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33

Davis surveyed Jack Newlin's spacious, well-appointed office, on the top floor of Tribe amp; Wright. The wall of windows displayed the entire western half of the city, twinkling at night. A cherrywood Thos. B. Moser desk and end tables flanked a patterned sofa, and Newlin had two other desks: a polished library table in front of a matching file cabinet and, against the side wall, a modern workstation with a laptop. Three desks total; Davis would have expected as much. Atop them rested silver-framed photos of Honor and Paige Newlin. It was odd seeing a photo of Honor Newlin alive and it reminded Davis of his purpose.

He wanted to know all he could about Jack Newlin. He crossed to the file cabinet and opened the top drawer, which slid out easily on costly runners. He scanned the files, neatly kept, and all of them were Buxton Foundation matters. He reached into the first accordion, pulled out a manila folder of correspondence, and flipped through it. The letters concerned the tax structure of a charitable gift to libraries worth almost a million dollars. The D.A.'s eyes would have glazed over if it hadn't confirmed his belief that Newlin was a meticulous and patient planner. He marked the files for seizure by the uniformed cop waiting outside, with a warrant and a cooperative security guard from Tribe. He'd read the files at his office, to see the details they contained.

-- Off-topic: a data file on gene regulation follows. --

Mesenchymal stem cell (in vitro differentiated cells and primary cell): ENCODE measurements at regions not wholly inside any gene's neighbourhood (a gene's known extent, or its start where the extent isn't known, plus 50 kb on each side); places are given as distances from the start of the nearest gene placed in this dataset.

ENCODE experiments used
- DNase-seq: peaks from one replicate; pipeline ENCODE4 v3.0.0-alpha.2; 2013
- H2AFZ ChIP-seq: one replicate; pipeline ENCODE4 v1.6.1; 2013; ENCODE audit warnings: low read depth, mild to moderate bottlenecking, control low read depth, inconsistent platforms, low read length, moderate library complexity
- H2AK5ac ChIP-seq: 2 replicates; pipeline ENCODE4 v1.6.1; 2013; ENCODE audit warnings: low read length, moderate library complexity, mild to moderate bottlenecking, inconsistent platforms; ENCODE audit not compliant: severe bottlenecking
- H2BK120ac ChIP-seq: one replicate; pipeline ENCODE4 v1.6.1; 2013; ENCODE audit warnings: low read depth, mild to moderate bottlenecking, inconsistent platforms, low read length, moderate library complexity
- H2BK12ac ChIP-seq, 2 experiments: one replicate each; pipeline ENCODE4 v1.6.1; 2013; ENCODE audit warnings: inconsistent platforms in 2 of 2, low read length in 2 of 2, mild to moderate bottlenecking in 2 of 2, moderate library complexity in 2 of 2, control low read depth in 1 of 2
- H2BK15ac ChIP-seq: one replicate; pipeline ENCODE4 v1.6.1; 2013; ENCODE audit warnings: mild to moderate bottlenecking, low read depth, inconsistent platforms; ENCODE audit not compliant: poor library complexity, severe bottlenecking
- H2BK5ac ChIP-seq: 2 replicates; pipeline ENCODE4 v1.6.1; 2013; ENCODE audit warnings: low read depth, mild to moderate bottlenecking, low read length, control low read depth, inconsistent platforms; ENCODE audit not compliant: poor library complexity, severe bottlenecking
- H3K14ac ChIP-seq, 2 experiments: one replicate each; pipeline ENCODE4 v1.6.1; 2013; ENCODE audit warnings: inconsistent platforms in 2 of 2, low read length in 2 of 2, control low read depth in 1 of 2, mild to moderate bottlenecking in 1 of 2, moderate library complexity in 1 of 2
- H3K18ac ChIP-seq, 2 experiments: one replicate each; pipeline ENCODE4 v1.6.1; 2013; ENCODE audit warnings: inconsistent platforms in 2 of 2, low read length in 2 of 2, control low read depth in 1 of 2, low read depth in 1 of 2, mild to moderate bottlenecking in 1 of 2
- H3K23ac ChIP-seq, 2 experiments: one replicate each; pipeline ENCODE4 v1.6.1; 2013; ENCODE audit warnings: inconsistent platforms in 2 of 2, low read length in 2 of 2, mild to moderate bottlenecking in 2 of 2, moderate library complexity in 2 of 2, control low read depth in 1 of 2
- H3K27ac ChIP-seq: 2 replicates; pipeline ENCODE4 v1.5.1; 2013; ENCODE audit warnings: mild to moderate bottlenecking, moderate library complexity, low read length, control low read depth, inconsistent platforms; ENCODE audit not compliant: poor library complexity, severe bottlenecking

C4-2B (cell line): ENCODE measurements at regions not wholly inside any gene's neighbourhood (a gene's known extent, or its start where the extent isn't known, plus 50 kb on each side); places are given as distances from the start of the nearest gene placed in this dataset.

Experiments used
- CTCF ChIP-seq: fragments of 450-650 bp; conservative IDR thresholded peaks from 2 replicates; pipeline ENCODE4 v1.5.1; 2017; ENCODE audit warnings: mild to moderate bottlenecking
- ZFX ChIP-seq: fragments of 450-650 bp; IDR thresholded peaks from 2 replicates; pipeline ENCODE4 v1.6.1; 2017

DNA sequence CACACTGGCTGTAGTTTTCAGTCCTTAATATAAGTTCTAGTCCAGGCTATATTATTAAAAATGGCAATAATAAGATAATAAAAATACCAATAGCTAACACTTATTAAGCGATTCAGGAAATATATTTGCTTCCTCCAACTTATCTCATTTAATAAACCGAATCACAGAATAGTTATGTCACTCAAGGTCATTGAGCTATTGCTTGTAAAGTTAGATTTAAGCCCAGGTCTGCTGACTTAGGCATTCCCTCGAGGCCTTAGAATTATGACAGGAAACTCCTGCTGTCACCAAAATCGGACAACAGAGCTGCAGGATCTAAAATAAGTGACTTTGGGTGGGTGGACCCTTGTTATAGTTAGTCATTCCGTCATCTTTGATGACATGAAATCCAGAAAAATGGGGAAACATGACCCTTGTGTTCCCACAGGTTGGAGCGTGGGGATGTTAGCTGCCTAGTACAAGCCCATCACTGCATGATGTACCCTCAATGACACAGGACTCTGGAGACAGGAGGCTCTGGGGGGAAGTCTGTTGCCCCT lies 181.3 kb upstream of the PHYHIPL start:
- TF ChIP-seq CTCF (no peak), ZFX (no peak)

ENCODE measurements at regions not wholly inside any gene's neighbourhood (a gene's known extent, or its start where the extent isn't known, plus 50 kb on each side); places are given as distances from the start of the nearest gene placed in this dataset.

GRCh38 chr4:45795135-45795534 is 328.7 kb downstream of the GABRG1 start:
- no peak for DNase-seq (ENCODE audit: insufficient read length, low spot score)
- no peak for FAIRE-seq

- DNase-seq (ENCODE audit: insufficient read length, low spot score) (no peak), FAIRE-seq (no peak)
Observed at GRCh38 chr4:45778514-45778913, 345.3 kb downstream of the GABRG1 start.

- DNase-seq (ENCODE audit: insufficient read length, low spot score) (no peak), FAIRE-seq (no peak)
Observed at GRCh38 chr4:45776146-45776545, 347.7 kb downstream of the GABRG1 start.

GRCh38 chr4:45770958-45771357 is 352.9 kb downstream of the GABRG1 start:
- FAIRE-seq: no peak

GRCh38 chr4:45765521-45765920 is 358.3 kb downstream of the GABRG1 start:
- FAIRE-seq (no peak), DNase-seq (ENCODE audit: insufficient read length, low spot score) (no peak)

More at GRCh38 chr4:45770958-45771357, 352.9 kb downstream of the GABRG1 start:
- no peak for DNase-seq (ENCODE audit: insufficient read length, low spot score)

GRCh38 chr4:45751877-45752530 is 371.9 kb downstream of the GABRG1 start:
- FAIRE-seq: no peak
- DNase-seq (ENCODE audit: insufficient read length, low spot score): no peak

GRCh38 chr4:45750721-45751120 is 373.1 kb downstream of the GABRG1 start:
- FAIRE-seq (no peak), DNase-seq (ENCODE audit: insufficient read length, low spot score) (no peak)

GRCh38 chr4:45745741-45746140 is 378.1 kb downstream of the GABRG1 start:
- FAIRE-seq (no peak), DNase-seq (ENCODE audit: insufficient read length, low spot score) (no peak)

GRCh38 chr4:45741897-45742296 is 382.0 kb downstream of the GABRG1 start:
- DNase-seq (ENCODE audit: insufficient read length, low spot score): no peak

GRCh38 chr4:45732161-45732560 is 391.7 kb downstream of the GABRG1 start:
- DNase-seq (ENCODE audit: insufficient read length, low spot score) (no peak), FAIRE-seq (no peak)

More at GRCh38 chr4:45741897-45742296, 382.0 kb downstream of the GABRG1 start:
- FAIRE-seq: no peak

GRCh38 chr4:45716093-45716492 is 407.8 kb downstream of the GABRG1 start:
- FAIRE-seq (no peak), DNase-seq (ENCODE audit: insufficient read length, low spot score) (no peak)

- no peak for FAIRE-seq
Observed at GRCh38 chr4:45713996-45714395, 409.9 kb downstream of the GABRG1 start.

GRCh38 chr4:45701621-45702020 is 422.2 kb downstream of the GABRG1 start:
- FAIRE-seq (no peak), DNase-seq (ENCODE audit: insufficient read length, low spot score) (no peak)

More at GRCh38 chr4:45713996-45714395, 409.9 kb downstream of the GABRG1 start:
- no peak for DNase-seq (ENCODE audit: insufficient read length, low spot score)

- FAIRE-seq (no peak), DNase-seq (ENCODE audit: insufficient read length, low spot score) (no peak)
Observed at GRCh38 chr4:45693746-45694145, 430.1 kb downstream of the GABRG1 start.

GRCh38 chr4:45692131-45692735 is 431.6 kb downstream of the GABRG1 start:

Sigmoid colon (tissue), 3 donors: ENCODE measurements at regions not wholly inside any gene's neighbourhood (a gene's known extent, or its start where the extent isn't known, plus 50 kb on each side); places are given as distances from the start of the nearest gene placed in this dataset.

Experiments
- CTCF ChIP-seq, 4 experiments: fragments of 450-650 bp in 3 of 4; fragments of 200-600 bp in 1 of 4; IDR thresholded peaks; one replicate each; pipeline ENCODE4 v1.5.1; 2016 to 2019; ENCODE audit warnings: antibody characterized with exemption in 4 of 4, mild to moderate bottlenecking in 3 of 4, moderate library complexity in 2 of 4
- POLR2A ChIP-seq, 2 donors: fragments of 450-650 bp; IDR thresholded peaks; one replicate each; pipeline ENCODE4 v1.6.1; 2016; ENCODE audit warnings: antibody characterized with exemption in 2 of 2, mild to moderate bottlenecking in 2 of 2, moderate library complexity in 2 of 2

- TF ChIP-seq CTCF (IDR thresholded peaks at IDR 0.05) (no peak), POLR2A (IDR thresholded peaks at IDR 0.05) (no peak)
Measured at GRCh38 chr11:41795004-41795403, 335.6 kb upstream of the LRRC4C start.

Davis opened the second drawer and zeroed in on the folder that said 'CONFIDENTIAL – COMPENSATION.' He pulled it out and skimmed the stack of papers inside. It was a listing of the partnership draw of the firm's lawyers

from last year. They were ranked in order from the highest paid to the lowest, and he didn't have to look far to find Newlin's name. It was in second place, just under William Whittier's. Newlin's compensation was listed at $525,000 in partnership draw and a million dollars in billings bonus, from the Foundation business he'd brought to the firm.

Davis whistled softly. He had learned the information from Whittier, but it was something else seeing it in black-and-white. He flipped back through the years, fully expecting the most recent year to be the highest. But it wasn't. The previous year, Newlin was still number two, but his draw was $575 grand and his billings bonus was higher, $1.1 mil. The prosecutor double-checked, but he had read it right. He thumbed backward in time, to the previous year's compensation. Again, to Davis's surprise, it was higher than the more recent year, $625 in draw, $1.3 in billing bonus. And Newlin was number one in compensation that year, not Whittier. What gives?

Davis eyeballed Whittier's trend and that of some of the other highly ranked partners. All of them had partnership draws and billings bonuses that increased through the years. That would be the logical trend of the income of a successful lawyer; it was Davis's own salary history, though his pay was much lower. But Newlin's pay was going down.